coralbean in perennial garden Central Texas Gardener
This week, create a hummingbird flight path to your garden with Mark Klym, coordinator of the Texas Wildscapes program at Texas Parks and Wildlife and the Texas Hummingbird Roundup.
Mark Klym Central Texas Gardener
In Hummingbirds of Texas, see how to create a habitat, including preferred flowers, colors, and nesting trees. Find out why your visitors stage hummingbird wars! And to identify these fleet-of-wing birds, pictures, drawings, and migration patterns make it much easier.
Hummingbirds of Texas Central Texas Gardener
Viewer Picture goes to Jackie Baltrun for her outstanding shot of a bumble bee on mealy blue sage. Hummingbirds love this plant, too! But deer avoid it, which makes it a great plant for Jackie in her deerly beloved neighborhood!
bee on mealy blue sage Central Texas Gardener
On tour, when designer Amy Voorhes and husband Selwyn Notelovitz traded Boston for Austin, she swapped months of snow for drought.
Amy Voorhes Central Texas Gardener
To update the courtyard of their 1950s home, she banished overgrown and rather forlorn invasives for raised beds filled with fragrant and flowering plants.
courtyard garden house view Central Texas Gardener
Betsy Clemmons from Dig Austin handled the installation, including concrete underneath to support the weight. Decomposed granite flooring packs down for easy mobility to savor and tend the water thrifty plants that abound after just one year.
courtyard raised beds Central Texas Gardener
Bidding farewell to former plant loves, she adopted water thrifty plants for wildlife, most of them evergreen. The courtyard’s become a favorite living room to entertain.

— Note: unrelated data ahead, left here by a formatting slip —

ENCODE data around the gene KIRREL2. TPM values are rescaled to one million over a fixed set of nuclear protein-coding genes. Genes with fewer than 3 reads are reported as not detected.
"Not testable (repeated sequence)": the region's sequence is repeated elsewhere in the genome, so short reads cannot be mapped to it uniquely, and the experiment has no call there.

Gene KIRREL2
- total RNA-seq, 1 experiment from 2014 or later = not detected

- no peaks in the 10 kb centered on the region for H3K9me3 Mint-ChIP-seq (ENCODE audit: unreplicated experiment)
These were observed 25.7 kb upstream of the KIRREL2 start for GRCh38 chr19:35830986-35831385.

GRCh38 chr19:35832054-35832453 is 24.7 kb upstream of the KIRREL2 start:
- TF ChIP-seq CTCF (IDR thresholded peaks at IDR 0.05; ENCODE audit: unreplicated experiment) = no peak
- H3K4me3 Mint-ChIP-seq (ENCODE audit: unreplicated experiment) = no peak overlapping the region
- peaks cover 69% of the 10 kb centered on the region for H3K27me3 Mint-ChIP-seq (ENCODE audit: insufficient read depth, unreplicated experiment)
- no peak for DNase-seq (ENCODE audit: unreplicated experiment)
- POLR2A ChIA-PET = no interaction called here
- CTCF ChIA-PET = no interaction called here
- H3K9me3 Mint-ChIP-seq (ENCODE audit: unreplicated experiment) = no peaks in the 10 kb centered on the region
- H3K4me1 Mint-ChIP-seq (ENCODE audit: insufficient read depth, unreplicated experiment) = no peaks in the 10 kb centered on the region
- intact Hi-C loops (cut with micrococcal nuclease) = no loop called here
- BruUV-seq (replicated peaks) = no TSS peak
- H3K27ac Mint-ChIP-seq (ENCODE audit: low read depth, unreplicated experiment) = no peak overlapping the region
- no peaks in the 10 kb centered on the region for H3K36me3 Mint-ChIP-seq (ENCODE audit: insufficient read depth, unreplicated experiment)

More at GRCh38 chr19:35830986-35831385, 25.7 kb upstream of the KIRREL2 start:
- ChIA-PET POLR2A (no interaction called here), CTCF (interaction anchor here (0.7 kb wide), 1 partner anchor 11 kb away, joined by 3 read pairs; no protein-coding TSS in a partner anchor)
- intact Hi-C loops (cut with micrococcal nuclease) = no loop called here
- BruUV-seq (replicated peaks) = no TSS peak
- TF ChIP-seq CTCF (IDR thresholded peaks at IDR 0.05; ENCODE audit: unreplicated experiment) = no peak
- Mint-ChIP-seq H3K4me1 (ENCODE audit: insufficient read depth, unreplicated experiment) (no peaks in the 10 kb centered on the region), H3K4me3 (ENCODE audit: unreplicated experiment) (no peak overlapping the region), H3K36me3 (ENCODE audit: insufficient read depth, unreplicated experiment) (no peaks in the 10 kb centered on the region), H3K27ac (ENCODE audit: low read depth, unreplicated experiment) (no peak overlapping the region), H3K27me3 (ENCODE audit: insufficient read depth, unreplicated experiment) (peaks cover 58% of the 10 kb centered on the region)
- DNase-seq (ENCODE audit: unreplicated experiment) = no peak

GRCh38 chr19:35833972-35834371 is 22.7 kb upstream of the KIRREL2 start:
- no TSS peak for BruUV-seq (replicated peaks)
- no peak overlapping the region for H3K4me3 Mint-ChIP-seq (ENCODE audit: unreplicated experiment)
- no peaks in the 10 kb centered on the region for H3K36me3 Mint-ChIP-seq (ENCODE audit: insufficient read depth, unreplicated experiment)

wildlife plants raised beds courtyard garden Central Texas Gardener
To elegantly promote the vertical plane, she planted steel trellises with star jasmine and crossvine, leaving room between them and the wall for easy maintenance and to catch runoff.
courtyard garden Amy Voorhes Central Texas Gardener
Even from indoors, she and Selwyn watch the wildlife that call on them.
courtyard view from inside Central Texas Gardener
Amy tucked an inexpensive recirculating fountain into a wall niche.
wall waterfall and lighted sconce Central Texas Gardener
“I designed it for, not just how it would look, you know, that’s what people think of first with a garden, is bloom, but also for fragrance and for sound. There’s always something that is going to touch your senses when you’re walking through this space,” she told us.

She designed a scrim to pick up the edgy, mid-century lines of the house, and bring the geometry of the house right out into this central courtyard space.
courtyard gates Central Texas Gardener
“This is our primary entrance, we’re walking by this garden multiple times a day, and you want it to be beautiful,” she says.
courtyard garden gates walkway to house Central Texas Gardener
courtyard garden gates Central Texas Gardener
See the whole story now!

Thanks for stopping by! See you next week.